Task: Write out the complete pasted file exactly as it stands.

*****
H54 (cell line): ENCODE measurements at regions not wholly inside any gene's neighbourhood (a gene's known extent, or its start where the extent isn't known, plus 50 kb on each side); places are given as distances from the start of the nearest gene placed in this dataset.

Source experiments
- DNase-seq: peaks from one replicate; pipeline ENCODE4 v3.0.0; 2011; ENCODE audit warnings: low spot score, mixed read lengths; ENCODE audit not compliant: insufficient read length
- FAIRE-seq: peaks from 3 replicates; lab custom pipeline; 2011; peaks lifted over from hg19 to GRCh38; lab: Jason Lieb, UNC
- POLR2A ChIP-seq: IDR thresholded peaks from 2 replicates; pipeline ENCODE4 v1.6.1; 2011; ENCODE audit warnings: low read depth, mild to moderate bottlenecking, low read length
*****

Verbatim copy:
H54 (cell line): ENCODE measurements at regions not wholly inside any gene's neighbourhood (a gene's known extent, or its start where the extent isn't known, plus 50 kb on each side); places are given as distances from the start of the nearest gene placed in this dataset.

Source experiments
- DNase-seq: peaks from one replicate; pipeline ENCODE4 v3.0.0; 2011; ENCODE audit warnings: low spot score, mixed read lengths; ENCODE audit not compliant: insufficient read length
- FAIRE-seq: peaks from 3 replicates; lab custom pipeline; 2011; peaks lifted over from hg19 to GRCh38; lab: Jason Lieb, UNC
- POLR2A ChIP-seq: IDR thresholded peaks from 2 replicates; pipeline ENCODE4 v1.6.1; 2011; ENCODE audit warnings: low read depth, mild to moderate bottlenecking, low read length